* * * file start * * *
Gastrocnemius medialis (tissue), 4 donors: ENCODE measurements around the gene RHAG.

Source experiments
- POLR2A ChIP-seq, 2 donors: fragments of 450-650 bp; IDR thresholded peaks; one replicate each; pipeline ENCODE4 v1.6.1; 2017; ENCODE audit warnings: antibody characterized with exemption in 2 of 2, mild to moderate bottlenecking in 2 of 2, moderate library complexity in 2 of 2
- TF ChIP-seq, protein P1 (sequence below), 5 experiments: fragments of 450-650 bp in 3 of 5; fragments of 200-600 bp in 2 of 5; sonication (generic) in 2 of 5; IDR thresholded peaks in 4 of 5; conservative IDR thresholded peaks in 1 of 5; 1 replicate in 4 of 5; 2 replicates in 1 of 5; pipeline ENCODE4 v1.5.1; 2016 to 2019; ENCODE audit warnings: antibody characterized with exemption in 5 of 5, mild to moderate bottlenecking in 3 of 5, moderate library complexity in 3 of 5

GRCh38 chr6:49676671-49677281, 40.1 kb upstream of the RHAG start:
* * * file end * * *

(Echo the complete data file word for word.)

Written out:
Gastrocnemius medialis (tissue), 4 donors: ENCODE measurements around the gene RHAG.

Source experiments
- POLR2A ChIP-seq, 2 donors: fragments of 450-650 bp; IDR thresholded peaks; one replicate each; pipeline ENCODE4 v1.6.1; 2017; ENCODE audit warnings: antibody characterized with exemption in 2 of 2, mild to moderate bottlenecking in 2 of 2, moderate library complexity in 2 of 2
- TF ChIP-seq, protein P1 (sequence below), 5 experiments: fragments of 450-650 bp in 3 of 5; fragments of 200-600 bp in 2 of 5; sonication (generic) in 2 of 5; IDR thresholded peaks in 4 of 5; conservative IDR thresholded peaks in 1 of 5; 1 replicate in 4 of 5; 2 replicates in 1 of 5; pipeline ENCODE4 v1.5.1; 2016 to 2019; ENCODE audit warnings: antibody characterized with exemption in 5 of 5, mild to moderate bottlenecking in 3 of 5, moderate library complexity in 3 of 5

GRCh38 chr6:49676671-49677281, 40.1 kb upstream of the RHAG start: